UNITED ARAB EMIRATES
Abu Dhabi and Dubai are the two biggest cities and commercial hubs. The seven independent emirates of Abu Dhabi, Dubai, Sharjah, Ajman, Ras Al Khaimah, Umm Al Quwain and Fujairah came together to form the United Arab Emirates (UAE) between the years of 1971 and 1972.
The UAE is located on the Eastern coast of the Arabian Peninsula, in the South West corner of the Arabian Gulf.
The UAE is home to a little less than 5 million residents from over 200 countries.
Currency: Arab Emirate Dirham (AED); 1 USD$ = 3.65 AED
Official language: Arabic, but also widely spoken are Persian, Malayalam, English, Hindi, Urdu, Bengali, and Tagalog
Time zone: Dubai Standard Time (UTC+4)
Dialling Code: +971
Internet top-level domain (TLD): .ae
Emergency services: 999
Days of sunshine per year: 365
Average temperatures: December-March 24ºC; March-November 35 ºC
Religions: 96% Muslim, Hindu, Christian, 4% other
It’s probably safer than your home city:
Despite unrest in the region, the UAE is the second safest country in the world, according to the World Economic Forum. Dubai is very safe compared with other large cities across the globe, and street crime is rare. It’s safe to take taxis at night, and walking around on your own is fine in most areas. The biggest dangers are reckless driving and crossing the street, with many motorists ignoring pedestrian crossings.
The UAE has a sub-tropical, arid climate. Rainfall is infrequent and irregular. Falling mainly in winter, it amounts to some 13 centimetres a year. Temperatures range from a low of about 10 degrees celsius to a high of 48 degrees celsius. The mean daily maximum is 24 degrees in January rising to 41 degrees in July.
Regarding Spain: +3 hours
Regarding Argentina: +7 hours
Regarding Mexico: +10 hours
Regarding Brazil: +6 hours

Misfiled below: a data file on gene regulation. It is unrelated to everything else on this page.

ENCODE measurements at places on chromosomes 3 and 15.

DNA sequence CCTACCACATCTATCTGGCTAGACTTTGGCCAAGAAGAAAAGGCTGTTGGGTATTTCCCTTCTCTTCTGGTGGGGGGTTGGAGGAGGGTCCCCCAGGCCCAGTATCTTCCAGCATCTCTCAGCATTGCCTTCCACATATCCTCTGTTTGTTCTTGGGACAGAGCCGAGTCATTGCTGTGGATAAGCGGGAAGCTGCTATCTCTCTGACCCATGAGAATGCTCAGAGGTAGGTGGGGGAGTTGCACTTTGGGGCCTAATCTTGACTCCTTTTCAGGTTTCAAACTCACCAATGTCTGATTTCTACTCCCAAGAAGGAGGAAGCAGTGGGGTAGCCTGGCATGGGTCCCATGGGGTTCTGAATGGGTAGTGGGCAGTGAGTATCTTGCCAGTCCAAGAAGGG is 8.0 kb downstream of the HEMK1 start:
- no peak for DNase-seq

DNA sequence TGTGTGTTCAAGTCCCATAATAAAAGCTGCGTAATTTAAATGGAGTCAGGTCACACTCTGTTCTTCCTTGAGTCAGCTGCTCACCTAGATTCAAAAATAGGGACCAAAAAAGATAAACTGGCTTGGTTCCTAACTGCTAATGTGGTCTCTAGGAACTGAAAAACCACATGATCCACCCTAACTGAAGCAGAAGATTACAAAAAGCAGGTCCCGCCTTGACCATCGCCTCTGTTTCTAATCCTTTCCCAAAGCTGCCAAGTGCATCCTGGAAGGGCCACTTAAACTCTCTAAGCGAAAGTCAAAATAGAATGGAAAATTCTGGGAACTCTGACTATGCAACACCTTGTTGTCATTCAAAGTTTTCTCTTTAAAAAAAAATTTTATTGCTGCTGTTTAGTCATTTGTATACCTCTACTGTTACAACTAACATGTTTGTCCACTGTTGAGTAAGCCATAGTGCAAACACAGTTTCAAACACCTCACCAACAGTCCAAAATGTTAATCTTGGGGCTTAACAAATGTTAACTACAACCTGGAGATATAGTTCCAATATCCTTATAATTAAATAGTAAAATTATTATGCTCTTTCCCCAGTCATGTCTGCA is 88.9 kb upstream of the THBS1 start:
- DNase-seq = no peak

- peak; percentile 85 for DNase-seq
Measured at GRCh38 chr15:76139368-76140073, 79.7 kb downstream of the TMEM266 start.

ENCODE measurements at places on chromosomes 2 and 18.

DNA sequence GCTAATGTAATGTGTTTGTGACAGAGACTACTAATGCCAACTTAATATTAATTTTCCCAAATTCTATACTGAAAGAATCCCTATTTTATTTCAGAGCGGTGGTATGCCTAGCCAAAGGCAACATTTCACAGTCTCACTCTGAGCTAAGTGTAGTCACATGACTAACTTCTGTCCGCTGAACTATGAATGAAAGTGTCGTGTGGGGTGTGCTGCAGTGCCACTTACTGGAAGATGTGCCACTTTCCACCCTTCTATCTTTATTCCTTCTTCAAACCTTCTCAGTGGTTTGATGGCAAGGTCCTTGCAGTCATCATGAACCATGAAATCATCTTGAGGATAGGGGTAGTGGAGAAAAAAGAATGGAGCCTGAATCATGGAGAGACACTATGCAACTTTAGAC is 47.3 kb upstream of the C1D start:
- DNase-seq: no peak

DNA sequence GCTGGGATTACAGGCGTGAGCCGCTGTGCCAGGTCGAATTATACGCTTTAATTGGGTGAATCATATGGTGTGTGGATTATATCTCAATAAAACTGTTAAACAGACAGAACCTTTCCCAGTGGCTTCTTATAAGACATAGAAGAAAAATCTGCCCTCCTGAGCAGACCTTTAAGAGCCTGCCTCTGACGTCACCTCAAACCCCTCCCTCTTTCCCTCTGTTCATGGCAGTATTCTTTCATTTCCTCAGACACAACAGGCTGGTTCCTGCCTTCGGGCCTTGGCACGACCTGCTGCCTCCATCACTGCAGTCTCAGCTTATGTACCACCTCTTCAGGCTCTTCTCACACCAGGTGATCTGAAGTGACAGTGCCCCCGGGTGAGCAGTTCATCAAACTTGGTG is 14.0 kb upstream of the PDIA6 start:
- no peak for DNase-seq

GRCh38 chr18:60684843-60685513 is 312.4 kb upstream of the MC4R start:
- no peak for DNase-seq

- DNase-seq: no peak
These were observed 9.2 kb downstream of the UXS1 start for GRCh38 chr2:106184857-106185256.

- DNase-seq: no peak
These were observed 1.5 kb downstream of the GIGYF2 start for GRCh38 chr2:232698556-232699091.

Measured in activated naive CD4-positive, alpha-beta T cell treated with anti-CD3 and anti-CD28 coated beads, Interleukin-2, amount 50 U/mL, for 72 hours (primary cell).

In June 2001 Emirates airline designated a special handling area at departures and arrivals for passengers with special needs. As a result, wheelchair passengers will receive a more personalized service.
Dress Code :
Dubai is a cosmopolitan city, with expats making up almost 85% of the population. There’s no need to cover your hair; shorts and t-shirts are fine in many places, and you can wear a bikini at the beach or by the pool. It’s a glamorous city too, so dress to impress at brunch and out clubbing. In the malls, mosques and souqs, you should respect local Islamic culture by dressing modestly, which means shoulders and knees covered.
Tips are testimony of our satisfaction with a service. It has become a widespread habit. Hotels and restaurants include a 10% and we suggest to give 10%.
It is also recommend to give 10 % in taxis. Please ask our staff at the destination in order to know the local customs.
Actually this is one thing to leave until you get here. Rates at money exchanges are very competitive and the head cashier often has some leeway so ask for ‘your best rate’ if you are converting a reasonable amount. Al Ansari is a major chain but there are branches in most shopping malls and throughout the city.
Government offices open at 7.30 a.m. and close at 3.00 p.m. but you would be wise to visit in the morning. Private offices tend to keep longer hours, coming back to work in the evening after an extended mid-day break. Some private businesses open from 8 a.m. to 5 p.m. All government offices close for the weekend at mid-day on Thursday and do not open again until Saturday morning. Some offices outside the public sector are open on Thursday and close on Friday and Saturday.
Opening hours and holidays:
Normal shopping hours are from 9.00 a.m. - 1 p.m. and 4.00 - 9.00 p.m. however many shops, particularly in Dubai and Abu Dhabi stay open all day. Most shopping centres open from 10 a.m to 10 p.m - frequently later. Some supermarkets are open for 24 hours. Although shops and shopping centres are fully air conditioned, the cool of the evening is a favourite time for shopping. Shopping centres and most shops are open on Friday, the Islamic day of rest, but they all close for Juma (Friday) prayers from 11.30 a.m. to 1.30 p.m.